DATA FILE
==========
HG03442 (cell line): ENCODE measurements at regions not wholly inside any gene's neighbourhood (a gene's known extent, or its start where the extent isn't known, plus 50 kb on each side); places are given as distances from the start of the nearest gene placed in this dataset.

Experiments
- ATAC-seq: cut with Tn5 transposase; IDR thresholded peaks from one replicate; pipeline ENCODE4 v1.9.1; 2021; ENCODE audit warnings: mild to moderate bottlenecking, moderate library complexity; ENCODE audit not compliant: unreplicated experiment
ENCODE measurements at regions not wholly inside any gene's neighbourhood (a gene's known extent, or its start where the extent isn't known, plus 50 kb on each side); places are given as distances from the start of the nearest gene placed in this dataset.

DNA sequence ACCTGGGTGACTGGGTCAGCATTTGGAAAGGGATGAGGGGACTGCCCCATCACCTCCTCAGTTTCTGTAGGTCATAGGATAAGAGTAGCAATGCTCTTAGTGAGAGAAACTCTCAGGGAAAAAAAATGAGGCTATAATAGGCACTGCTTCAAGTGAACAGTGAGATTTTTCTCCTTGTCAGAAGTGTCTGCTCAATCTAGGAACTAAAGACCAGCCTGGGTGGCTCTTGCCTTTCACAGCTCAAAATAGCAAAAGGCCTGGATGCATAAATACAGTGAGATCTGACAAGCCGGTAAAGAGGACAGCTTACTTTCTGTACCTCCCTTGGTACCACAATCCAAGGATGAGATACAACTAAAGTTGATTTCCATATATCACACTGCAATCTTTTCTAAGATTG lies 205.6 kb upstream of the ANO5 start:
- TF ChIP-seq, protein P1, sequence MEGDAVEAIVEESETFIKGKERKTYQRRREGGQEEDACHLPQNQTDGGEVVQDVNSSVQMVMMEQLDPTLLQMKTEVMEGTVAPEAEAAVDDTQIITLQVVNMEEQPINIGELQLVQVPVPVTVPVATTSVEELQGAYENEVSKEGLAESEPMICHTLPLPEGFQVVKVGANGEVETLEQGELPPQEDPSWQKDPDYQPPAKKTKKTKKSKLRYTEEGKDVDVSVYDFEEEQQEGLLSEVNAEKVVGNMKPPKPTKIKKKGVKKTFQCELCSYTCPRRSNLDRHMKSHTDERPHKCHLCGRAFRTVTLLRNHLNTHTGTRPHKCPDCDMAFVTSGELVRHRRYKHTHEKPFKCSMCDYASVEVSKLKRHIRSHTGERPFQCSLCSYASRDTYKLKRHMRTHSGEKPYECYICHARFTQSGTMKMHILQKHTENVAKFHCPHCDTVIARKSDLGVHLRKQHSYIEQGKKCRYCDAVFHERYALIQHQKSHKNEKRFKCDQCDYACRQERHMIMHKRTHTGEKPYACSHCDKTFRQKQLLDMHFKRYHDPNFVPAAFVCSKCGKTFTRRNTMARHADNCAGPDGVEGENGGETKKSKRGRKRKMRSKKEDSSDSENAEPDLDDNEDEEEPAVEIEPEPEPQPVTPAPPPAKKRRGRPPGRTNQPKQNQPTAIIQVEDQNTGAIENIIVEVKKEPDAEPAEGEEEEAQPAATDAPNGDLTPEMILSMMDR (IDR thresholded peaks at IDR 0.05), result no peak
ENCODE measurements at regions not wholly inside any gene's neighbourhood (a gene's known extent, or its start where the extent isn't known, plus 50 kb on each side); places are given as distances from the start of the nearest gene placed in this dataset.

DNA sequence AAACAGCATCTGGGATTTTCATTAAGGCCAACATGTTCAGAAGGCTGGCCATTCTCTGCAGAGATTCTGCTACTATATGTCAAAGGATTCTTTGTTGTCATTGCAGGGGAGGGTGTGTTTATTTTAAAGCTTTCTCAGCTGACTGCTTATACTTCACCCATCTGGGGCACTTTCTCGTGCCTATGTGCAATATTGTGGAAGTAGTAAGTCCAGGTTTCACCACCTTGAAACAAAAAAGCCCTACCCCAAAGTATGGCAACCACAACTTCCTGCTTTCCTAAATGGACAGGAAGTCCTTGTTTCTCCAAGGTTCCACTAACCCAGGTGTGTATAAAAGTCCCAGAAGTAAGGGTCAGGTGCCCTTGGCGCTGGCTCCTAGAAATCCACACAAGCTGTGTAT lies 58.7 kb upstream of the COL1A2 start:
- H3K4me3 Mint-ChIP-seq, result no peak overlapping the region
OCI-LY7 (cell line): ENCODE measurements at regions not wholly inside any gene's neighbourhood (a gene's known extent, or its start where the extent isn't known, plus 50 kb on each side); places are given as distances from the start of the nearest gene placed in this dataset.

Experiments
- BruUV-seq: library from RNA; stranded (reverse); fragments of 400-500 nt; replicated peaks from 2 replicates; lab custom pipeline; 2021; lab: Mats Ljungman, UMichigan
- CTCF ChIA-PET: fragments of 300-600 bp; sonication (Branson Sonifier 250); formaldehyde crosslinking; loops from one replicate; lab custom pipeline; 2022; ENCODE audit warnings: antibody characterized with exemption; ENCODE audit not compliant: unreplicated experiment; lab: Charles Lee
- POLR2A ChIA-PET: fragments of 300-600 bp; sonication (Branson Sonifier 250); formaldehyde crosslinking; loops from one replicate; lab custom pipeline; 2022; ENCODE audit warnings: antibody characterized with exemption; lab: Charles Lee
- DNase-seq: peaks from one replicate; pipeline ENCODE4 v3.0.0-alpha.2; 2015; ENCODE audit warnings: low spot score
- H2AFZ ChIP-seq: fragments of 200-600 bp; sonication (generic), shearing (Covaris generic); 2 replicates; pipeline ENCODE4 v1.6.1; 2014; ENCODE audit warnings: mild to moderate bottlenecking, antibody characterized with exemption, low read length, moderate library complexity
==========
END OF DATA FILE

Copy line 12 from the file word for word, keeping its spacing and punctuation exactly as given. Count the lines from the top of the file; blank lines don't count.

- BruUV-seq: library from RNA; stranded (reverse); fragments of 400-500 nt; replicated peaks from 2 replicates; lab custom pipeline; 2021; lab: Mats Ljungman, UMichigan